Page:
The theory of Dependent Origination (Pratītya Samutpāda; Pāli: paticca-samuppāda), which literally means “arising on the ground of a preceding cause,”
could well be considered the common denominator of all Buddhist traditions throughout the world, whether Theravāda, Mahāyāna, or Vajrayāna.
The canonical texts of the Theravada tradition portray Śāriputra (the Buddha’s disciple) as saying that
“whoever understands Dependent Origination understands the teaching of the Buddha, and whoever understands the teaching of the Buddha understands Dependent Origination”.
In the Vajrayāna tradition, a similar view is expressed by the 14th Dalai Lama (1935- ) who stated in his 1990 book, Freedom in Exile, that:
the fundamental precept of Buddhism is this law of Dependent Origination.
No matter what the tradition, one can clearly see the importance attributed to the theory:
It renders it a fundamental tenet of Buddhism, indispensable for realizing and understanding the implications of Buddhist philosophy.
The theory of Dependent Origination is usually divided into 12 links (nidāna), each of which conditions the following link.
The 12 links of the chain of Dependent Origination:
2. Karmic activities
4. Mind and matter
5. Six sense-doors
11. Birth; rebirth
12. Old age, death
The order presented above is traditionally referred to as the normal order (anuloma), which illustrates the process of the development of Saṁsāra.
The pratītya-samutpāda is also often presented soteriologically in reverse order (pratiloma), which simply indicates that if one link is eradicated, the next is also eradicated.
The chain of Dependent Origination is often approached as a causal theory. One usually speaks of causality when one says “there being this, that appears:”
Yet it is necessary to stress that a substantial “cause” from which the “effect” was generated cannot be deduced from Dependent Origination.
The Saṁyutta nikāya (Connected Discourses) explains that fertile soil, water, and light are necessary conditions for the growth of a sapling, but none of these factors alone will yield the expected result:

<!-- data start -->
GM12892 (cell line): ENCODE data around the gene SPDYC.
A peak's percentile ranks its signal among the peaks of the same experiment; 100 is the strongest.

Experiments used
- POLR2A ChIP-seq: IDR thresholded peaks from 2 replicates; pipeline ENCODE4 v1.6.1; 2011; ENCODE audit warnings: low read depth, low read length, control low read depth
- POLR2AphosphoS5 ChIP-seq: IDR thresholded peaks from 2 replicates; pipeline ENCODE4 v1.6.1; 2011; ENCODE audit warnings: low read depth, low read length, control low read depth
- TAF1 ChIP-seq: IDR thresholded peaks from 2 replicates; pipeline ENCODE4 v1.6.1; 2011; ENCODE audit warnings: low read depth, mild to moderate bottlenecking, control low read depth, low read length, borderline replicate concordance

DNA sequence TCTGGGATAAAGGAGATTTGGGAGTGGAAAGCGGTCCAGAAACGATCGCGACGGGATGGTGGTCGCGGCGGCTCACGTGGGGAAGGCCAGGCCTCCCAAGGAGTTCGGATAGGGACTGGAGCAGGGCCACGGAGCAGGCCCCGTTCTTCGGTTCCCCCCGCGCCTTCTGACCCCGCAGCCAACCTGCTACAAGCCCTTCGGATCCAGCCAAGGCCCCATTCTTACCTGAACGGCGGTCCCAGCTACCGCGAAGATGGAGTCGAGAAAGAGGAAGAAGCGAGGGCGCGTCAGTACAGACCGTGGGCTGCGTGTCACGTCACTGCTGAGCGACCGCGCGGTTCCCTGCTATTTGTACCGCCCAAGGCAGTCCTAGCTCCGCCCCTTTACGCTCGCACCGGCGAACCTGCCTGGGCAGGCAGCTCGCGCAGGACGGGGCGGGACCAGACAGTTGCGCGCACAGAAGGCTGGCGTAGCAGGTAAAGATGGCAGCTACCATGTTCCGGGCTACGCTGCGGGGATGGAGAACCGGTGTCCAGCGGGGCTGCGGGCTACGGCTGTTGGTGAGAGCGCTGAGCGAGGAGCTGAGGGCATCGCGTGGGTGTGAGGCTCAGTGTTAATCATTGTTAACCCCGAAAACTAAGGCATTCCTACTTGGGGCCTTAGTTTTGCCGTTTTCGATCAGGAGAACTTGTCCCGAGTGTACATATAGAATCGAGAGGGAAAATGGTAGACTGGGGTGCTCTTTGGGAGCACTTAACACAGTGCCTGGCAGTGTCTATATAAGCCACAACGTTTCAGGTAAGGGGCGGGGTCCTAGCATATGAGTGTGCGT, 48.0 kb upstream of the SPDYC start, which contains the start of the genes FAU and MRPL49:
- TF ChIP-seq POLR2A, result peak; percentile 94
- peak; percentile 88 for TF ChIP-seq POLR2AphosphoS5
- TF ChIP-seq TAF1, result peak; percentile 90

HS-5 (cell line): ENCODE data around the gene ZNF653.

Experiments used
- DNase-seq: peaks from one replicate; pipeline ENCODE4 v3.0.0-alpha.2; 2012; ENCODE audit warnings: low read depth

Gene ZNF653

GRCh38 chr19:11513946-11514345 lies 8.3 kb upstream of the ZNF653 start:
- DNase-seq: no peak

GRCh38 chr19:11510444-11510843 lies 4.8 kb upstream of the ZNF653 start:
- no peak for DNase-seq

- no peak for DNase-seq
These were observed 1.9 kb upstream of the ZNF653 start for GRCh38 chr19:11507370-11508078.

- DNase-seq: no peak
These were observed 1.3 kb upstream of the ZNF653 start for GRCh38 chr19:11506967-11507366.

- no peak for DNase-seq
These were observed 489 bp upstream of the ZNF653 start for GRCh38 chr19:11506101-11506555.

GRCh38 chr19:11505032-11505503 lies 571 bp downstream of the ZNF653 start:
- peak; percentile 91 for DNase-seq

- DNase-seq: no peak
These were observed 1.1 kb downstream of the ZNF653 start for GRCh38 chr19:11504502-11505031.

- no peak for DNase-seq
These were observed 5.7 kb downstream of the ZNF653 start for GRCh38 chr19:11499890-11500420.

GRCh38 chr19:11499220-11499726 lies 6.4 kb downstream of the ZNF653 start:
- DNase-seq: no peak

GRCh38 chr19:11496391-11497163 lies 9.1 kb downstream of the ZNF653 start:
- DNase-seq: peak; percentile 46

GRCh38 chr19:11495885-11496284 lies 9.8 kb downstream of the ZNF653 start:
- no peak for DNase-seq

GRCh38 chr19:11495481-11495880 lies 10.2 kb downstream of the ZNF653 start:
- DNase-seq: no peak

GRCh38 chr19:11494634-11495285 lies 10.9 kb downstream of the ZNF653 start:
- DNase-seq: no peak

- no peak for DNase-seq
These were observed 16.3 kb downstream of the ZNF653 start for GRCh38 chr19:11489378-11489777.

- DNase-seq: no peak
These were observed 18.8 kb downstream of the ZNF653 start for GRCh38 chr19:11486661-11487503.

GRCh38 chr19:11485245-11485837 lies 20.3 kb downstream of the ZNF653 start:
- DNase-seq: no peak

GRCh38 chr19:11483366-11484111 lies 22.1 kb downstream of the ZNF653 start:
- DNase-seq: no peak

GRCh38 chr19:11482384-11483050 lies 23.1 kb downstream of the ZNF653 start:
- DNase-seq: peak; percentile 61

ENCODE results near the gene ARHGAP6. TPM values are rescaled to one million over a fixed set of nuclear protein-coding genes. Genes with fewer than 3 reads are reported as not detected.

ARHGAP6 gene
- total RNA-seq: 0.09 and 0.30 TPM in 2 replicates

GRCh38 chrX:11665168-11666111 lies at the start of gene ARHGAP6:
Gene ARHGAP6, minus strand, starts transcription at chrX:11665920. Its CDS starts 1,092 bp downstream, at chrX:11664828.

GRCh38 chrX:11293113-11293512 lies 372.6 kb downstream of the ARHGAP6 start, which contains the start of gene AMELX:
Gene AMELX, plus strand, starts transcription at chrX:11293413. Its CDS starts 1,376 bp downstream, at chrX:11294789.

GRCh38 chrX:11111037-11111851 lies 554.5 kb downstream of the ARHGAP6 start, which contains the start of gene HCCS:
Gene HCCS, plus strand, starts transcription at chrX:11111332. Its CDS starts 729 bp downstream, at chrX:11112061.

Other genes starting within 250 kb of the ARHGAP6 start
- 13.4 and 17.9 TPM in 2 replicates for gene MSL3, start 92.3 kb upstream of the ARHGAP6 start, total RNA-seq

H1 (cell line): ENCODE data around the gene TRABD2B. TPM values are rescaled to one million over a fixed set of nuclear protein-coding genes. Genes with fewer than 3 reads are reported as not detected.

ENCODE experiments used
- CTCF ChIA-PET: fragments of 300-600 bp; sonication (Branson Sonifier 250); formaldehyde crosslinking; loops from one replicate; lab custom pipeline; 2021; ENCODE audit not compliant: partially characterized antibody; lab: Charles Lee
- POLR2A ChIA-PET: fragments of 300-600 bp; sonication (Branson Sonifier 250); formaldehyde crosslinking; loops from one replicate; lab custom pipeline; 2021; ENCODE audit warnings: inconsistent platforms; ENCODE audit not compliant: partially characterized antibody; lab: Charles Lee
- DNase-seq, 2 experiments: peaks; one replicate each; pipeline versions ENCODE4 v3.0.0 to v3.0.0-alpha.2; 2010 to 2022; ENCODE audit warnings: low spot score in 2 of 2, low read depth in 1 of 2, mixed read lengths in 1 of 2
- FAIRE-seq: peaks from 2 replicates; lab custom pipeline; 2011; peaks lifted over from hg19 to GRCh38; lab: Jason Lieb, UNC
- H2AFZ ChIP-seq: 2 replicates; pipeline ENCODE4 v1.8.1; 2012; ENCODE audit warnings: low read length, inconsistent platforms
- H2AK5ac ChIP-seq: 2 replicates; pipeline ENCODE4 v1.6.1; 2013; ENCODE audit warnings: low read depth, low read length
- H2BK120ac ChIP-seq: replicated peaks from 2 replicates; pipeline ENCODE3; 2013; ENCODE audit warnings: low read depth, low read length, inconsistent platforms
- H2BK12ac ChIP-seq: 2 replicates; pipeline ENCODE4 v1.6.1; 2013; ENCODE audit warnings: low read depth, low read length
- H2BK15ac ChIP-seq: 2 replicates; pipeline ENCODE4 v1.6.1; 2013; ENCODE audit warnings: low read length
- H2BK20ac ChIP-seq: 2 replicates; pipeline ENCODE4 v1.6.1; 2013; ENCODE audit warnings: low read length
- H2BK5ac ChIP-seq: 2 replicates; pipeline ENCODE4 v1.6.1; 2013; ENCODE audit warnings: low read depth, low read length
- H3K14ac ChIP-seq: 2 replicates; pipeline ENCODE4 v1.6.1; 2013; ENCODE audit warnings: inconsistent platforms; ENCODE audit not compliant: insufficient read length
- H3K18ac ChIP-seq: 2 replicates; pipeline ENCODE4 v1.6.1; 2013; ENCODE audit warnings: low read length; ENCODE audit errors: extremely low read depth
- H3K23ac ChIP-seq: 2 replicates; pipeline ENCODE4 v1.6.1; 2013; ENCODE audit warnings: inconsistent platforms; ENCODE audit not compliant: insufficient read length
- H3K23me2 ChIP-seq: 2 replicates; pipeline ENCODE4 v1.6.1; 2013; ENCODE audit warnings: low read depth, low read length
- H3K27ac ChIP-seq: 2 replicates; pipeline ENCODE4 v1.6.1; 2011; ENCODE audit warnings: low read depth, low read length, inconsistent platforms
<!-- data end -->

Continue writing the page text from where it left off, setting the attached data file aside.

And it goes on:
Similarly, each of the links of the chain of Dependent Origination is necessary for the production of the next element, yet none can definitely be perceived as sufficient on its own.
Since this complex chain of causation is always said to give rise to suffering, the deactivation of any of the 12 links of this chain is bound to break the causal process and to eliminate suffering.
According to the Pāli canon, both the chain of Dependent Origination and the 5 Skandha (Aggregate) are responsible for suffering:
The Buddha stated repeatedly that the root of all suffering lies in the 5 aggregates, which represent the psychophysical constituents of the individual.
This is further evidenced by the Mahāvagga of the Aṅguttara-nikāya (Discourses Increasing by One), where an intimate relation between the 5 aggregates and the theory of Dependent Origination is established:
In this specific discourse, a description of the Four Noble Truths is offered in terms of Dependent Origination:
Therein, the First Noble Truth follows the standard canonical rendering and ends with the following phrase: “in short, the 5 aggregates are suffering” (A. i, 177).
Yet the description of the 2 following Truths does not comply with the paradigmatic rendition. Instead, they are depicted in terms of the theory of Dependent Origination.
The Noble Truth concerned with the Arising Of Suffering is simply explained by the pratītya-samutpāda in normal order (anuloma), while the Noble Truth of Cessation of Suffering is defined by Dependent Origination in reverse order (pratiloma).
It is clear then that Dependent Origination, traditionally seen as an explanation for the arising and the eradication of suffering, is intimately related to the theory of the 5 aggregates.
The Theravada tradition holds that certain links of the chain of causation are limited either to the past, present, or future. In other words, and as illustrated above, different links constitute different temporal divisions.
Although this chronological division is not expressed explicitly in the Pāli canonical literature itself, it is supported by the Abhidhammattha-saṅgaha (Compendium of Philosophy) of Anuruddha, a South Indian Buddhist philosopher (ca. 11-12th century C.E.).